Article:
Three Steps to a Successful KM Implementation

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At California Casualty Management, a San Mateo-based insurance company, CIO Vasu Kadambi is looking into starting the IT rollout of a KM portal that will deliver sales, underwriting and claims information quickly to customer service representatives. Although he’ll be immersed in the technology rollout, Kadambi is not in charge of the overall KM project. In his view, the CIO’s job in KM is to ensure that the technology doesn’t derail employees so that effective information sharing can take place. "My role is to help people get the information they need," he says. "Technology just helps the process of gathering information."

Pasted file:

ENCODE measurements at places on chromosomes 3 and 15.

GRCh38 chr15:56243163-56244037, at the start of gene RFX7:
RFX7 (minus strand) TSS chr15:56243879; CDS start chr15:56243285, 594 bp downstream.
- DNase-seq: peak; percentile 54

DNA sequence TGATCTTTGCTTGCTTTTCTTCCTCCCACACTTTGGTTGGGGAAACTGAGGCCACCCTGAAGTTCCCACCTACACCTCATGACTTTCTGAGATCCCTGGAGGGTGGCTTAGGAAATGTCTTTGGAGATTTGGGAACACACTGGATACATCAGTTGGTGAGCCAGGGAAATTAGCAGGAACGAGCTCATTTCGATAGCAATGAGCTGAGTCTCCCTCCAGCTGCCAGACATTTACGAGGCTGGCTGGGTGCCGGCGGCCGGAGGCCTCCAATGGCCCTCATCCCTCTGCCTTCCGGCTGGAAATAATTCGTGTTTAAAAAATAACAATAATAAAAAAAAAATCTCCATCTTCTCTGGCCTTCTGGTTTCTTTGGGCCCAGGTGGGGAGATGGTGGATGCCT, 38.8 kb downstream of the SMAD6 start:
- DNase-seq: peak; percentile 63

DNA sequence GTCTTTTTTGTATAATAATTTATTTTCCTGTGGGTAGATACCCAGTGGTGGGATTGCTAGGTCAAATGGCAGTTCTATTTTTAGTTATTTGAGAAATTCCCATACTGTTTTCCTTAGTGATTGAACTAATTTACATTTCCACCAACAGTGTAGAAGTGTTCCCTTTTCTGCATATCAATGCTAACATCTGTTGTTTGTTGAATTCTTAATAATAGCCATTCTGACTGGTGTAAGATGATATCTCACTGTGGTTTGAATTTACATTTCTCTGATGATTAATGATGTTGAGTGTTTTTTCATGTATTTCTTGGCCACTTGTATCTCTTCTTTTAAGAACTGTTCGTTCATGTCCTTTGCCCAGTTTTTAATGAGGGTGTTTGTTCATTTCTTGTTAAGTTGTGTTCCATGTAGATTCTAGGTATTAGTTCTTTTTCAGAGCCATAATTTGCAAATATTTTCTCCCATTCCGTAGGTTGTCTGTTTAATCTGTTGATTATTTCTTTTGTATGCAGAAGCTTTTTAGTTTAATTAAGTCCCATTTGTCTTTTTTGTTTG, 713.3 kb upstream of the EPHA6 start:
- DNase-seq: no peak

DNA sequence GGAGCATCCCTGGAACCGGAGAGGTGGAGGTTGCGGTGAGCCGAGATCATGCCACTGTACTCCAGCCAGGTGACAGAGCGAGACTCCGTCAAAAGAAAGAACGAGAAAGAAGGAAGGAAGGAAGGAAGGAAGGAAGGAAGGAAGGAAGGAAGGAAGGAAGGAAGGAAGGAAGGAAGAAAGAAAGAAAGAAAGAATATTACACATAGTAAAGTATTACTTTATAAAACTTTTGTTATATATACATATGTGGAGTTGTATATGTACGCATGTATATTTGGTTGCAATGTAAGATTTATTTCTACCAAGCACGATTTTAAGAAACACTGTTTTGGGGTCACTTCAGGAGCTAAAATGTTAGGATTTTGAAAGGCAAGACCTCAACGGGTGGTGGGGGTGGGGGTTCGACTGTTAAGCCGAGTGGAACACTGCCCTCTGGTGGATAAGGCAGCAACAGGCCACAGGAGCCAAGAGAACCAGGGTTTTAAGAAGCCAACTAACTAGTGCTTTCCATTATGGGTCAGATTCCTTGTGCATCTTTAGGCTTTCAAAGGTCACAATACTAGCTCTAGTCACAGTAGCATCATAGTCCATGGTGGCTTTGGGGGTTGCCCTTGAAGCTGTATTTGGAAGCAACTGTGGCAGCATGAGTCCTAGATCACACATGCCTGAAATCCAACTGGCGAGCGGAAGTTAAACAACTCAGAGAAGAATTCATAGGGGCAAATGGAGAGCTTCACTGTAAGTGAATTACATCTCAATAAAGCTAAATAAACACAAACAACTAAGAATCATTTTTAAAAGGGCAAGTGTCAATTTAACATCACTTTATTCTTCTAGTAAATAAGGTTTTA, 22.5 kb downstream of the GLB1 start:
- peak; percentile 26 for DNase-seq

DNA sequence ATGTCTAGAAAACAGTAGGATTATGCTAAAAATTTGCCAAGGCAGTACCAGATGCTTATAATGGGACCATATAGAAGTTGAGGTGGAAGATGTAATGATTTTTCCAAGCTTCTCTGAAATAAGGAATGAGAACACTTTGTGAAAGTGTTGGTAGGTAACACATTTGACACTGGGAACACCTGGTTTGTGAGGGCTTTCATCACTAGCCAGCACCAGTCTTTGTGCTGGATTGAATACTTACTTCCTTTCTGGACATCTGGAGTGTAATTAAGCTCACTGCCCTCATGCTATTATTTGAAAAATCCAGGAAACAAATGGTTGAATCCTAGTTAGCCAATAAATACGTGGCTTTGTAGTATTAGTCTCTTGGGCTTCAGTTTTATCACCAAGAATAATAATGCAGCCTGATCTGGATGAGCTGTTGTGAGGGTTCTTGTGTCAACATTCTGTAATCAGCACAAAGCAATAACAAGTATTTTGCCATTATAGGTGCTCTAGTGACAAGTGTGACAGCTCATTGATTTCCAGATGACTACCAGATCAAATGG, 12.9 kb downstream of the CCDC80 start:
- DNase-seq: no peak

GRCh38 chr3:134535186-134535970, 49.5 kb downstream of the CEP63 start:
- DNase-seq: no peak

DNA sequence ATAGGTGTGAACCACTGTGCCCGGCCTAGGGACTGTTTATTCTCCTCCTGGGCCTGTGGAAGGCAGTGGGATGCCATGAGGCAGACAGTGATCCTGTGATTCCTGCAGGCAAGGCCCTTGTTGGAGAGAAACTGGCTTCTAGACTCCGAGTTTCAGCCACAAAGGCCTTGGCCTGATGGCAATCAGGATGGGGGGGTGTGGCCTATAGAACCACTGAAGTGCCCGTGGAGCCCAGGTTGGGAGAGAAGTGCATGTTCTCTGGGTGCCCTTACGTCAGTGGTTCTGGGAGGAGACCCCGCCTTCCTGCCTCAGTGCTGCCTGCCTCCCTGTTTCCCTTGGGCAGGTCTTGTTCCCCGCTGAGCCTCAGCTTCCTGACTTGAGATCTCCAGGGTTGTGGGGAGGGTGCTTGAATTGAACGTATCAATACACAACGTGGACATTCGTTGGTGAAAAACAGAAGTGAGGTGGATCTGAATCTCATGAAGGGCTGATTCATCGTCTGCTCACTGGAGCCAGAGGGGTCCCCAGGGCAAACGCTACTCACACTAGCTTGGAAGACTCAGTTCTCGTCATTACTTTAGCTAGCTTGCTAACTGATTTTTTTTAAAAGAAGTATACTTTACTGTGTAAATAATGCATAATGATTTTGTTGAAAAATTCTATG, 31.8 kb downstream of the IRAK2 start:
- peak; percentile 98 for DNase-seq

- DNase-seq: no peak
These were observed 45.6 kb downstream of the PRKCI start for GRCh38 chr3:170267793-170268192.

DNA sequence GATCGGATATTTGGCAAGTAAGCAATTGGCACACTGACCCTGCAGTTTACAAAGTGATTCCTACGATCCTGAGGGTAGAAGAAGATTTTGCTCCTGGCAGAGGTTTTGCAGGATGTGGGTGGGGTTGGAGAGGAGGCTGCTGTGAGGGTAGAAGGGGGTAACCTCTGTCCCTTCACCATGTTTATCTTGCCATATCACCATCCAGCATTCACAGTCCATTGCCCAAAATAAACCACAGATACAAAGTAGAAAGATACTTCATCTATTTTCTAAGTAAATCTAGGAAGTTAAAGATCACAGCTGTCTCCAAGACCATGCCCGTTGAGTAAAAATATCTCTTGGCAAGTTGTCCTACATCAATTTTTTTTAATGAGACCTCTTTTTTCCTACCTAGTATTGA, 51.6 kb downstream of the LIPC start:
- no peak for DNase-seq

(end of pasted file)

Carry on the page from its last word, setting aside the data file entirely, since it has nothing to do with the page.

Those who have successfully tackled KM projects have taken a systematic approach. "Knowledge management is not a walk in the park," Nir says. "It can be overwhelming, so make sure you look at it one step at a time." That’s not to say you have to be a business genius in order for your KM project to succeed. To ensure the best odds, take a big-picture view by first defining KM in terms of a business objective. Once that challenge is met, your company will be in a much better position to determine which of its intellectual assets are worth organizing, managing and sharing. Take a look at the people and processes that will be affected by KM and address any relevant issues accordingly. And then it’s up to the CIO to evaluate current technology and recommend and implement new systems as needed.

While there’s no way to guarantee the ultimate success of any knowledge management project, organizations will have a better chance of maximizing their investment if they take projects one step at a time.

Copyright © 2002 IDG Communications, Inc.

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